The third group mentioned, are the organizers which represent local municipalities of small-sized towns. Those organizers, by forming their local law, enforce authorities to form and conduct CUs as the cities own projects. As the result, these CUs formed that way are conducted at community centers or educational centers. They are govern directly by local offices or administrative bodies o local government.
The last group of Polish CU organizers are commercial companies and partnerships, especially those which previously dealt with training or teaching courses (like languages schools). Usually, these companies when starting their CU - afterward organize their own network of CUs throughout the Poland, very quickly. This network of CUs are coordinated and managed by the various departments involved in the parent company.
The financing of Polish CUs project comes from various sources. There might be the funds coming from donations - (municipal or university), sponsoring organizations (NGOs) and tuition fees. The most stable projects are entirely based on funds coming from tuition fees.
So these numerous projects CU are independent bodies, which standards, objectives and the way the curriculum laid down vary throughout. Any national priorities or objectives have not been defined nor any common policy has been agreed to. The exchange of experience or setting common standard takes place informally, through personal contacts of some organizers. This is determined by the nature of given organization and its openness to influences from outside. It should be noted here, that the the activity EUCU.NET contributed significantly to the integration of Polish environment. Since 2009 Polish representatives have always been present at all EUCU.NET international conferences, and always sought to actively participate in discussions, projects and establishing future joint activities. The EUCU.NET constitutionary meeting which took place in Krakow in April 2011, was hosted by one of Polish CUs organizers. Poles constitute one fifth founding members of the EUCU.NET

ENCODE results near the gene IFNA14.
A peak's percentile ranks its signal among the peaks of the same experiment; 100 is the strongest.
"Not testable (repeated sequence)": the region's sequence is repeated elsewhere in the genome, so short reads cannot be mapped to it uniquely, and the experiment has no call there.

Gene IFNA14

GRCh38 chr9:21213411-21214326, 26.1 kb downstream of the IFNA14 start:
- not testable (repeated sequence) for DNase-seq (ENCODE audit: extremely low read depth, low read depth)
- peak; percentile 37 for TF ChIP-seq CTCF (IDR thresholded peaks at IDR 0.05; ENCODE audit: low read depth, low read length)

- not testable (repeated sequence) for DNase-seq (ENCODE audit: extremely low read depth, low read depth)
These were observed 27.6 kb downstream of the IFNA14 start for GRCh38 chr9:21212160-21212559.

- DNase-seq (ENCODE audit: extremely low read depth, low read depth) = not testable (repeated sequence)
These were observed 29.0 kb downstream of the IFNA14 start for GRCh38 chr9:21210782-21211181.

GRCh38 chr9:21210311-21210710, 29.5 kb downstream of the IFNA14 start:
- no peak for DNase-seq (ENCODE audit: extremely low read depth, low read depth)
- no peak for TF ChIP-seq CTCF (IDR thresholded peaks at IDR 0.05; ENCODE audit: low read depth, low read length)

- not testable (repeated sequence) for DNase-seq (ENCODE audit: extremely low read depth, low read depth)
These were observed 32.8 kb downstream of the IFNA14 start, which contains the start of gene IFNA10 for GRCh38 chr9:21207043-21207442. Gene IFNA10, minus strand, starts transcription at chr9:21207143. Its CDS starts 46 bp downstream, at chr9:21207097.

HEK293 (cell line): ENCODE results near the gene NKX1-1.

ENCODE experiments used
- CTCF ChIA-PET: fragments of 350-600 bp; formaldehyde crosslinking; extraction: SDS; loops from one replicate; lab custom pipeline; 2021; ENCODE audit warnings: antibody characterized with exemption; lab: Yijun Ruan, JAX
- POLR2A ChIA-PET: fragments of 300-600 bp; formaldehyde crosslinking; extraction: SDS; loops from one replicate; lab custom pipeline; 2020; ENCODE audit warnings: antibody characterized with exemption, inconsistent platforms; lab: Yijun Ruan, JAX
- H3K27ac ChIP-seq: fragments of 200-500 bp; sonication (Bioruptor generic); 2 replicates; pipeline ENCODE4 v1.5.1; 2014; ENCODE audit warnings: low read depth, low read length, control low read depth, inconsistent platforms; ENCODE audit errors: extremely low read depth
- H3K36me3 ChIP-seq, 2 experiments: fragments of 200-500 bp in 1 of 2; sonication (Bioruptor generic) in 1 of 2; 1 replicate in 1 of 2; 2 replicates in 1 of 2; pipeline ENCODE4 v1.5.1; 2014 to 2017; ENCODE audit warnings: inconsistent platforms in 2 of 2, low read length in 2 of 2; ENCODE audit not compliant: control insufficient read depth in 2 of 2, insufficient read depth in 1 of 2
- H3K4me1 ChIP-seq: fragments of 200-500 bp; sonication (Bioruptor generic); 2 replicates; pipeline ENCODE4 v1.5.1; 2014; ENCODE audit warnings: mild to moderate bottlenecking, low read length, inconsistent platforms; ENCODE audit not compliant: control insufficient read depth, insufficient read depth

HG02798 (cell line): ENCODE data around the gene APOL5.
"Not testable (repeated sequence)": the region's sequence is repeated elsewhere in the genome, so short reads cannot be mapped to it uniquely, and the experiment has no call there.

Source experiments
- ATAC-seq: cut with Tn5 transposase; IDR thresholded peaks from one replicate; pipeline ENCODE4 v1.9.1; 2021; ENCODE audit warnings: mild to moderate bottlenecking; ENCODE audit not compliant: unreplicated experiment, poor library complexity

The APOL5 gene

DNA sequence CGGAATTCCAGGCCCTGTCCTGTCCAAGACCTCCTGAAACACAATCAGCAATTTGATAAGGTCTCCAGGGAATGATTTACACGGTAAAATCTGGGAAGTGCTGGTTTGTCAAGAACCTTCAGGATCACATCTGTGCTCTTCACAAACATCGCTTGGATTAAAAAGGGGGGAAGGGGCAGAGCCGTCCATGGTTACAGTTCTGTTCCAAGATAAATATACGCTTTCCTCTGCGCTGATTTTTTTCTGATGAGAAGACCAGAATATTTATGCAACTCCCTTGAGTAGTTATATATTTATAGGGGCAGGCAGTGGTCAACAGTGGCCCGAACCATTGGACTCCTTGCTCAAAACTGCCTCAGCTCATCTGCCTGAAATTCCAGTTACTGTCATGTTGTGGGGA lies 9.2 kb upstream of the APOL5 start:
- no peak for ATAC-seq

Polish CUs work outside the compulsory education system. CUs collaboration with local bodies of the Minister for Education - whose duty is to oversee the formal education system - differs from region to region. In certain areas of Poland local bodies of the Minister for Education collaborates or engage in promotion of CUs activities especially in the field of information policy while elsewhere this cooperation is very weak as some CUs state their mission as acting parallel to the national education system.
The great changes in Poland, in early 90s where the started point also for the very heated debate over the level of the Polish education system. This discussion underways on progress evaluation, verification of the students' knowledge, quality improvement of the education system. The education reforms have been carried out, virtually uninterrupted, since 1999. It started from the reform of the first level of education - the six-graded grammar schools were established in place of eight-graded common schools. The same time the middle, three-graded schools have been created, with the establishment of mandatory state exams at the end of that education stage. In the last two years, the age of children started their school education has been lowered to 6. Next year, the big reform of high schools will come into life. The secondary education will include the specialization after the first year of high school.
The CUs activity fits very well in this overall education context, as through their innovative approach to learning and teaching, they arouse very high interest of parents, children and the institutions wishing to organize a similar initiative in their area, recognizing the children universities novelty and unduly seeing them as a remedy for weakness of the Polish education system.
As for possible future actions which can be taken towards the creation of 'organization' or 'network' of children universities in Poland, it seems very easy to set up an annual, national conference of representatives of Polish CUs. It could be a time and place to exchange experiences and ideas and to promote certain trends (for example, the functioning as a 'non profit' organization). At such a conference, simultaneously, the conference of 'representatives of students could be held by. The conclusions reached at those two events might be presented in the common closing of both 'wings'. Such actions are easy to organize contrary to establishing a regular network due to the large diversity of forms, goals, models etc of existed Polish children universities.
Poland, July 2012